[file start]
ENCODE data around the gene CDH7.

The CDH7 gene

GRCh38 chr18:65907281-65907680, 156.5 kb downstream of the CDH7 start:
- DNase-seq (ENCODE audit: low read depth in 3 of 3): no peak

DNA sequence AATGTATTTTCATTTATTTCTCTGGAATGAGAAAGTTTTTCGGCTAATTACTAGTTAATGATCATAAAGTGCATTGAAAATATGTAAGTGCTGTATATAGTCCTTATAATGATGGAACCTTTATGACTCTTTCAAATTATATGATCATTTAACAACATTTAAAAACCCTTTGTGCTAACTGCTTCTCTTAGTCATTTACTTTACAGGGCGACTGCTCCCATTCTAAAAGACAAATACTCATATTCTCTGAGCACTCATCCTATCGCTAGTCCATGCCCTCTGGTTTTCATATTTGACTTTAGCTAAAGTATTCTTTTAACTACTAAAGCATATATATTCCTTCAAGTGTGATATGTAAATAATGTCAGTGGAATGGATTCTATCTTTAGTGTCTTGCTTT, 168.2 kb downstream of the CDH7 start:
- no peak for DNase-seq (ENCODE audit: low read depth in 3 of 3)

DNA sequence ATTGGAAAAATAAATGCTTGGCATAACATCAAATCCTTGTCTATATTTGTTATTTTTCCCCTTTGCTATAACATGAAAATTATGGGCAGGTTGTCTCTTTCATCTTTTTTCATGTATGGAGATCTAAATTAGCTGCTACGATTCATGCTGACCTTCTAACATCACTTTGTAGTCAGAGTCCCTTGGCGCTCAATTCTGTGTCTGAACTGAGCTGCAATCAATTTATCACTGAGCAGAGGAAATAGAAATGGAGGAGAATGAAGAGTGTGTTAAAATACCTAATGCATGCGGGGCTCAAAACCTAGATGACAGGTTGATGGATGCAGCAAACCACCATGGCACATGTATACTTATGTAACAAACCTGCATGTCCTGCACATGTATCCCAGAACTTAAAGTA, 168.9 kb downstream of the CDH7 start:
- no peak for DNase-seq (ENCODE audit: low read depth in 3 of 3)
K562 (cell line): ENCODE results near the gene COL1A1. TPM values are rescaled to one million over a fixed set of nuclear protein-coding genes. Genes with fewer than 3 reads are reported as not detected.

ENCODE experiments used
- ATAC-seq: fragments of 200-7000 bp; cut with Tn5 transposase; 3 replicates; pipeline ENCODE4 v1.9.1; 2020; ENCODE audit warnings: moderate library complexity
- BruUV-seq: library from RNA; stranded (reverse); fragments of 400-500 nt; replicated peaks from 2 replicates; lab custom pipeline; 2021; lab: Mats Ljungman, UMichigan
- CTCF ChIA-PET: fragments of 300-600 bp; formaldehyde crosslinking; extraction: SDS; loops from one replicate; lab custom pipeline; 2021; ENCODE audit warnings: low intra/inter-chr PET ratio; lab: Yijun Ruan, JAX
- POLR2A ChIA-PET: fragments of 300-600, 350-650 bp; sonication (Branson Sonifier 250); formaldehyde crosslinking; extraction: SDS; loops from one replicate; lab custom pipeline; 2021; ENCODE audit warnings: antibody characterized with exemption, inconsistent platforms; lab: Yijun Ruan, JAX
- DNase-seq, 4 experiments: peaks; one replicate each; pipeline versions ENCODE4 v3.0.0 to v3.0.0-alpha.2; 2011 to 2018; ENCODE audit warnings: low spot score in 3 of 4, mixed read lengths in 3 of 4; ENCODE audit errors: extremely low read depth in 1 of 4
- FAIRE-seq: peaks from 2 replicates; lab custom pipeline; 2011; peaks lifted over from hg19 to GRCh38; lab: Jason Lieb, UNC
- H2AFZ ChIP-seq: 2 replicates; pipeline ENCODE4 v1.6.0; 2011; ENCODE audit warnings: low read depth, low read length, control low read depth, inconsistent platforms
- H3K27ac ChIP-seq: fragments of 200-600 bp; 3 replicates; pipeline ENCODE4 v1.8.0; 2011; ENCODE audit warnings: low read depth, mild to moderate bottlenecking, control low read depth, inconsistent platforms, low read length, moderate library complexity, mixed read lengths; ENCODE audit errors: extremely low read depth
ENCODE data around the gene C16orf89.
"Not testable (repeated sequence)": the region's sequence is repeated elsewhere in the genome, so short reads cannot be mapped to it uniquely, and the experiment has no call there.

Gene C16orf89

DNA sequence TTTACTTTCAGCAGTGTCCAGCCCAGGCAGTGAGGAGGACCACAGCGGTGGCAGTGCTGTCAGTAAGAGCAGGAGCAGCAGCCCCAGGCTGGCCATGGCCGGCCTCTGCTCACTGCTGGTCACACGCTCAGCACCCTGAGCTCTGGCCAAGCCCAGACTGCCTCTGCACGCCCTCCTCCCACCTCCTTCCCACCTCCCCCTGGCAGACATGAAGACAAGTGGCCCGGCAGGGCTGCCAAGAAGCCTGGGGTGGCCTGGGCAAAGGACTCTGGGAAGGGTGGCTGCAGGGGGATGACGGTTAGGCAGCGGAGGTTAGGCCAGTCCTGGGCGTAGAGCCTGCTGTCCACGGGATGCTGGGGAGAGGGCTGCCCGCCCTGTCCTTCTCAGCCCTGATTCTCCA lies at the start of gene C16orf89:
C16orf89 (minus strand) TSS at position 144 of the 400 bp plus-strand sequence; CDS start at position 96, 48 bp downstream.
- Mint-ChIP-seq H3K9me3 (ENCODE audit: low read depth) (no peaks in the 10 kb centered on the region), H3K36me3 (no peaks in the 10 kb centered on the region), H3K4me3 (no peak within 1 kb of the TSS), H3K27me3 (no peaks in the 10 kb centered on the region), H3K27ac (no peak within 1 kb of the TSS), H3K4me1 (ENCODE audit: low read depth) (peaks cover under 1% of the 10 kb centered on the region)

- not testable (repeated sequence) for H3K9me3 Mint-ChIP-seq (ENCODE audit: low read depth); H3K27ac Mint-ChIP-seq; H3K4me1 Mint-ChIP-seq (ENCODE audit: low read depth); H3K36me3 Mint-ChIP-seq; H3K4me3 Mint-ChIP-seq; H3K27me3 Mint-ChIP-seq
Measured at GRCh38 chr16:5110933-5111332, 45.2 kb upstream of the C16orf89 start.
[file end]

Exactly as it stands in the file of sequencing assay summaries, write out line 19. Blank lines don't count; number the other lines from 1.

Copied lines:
ENCODE data around the gene C16orf89.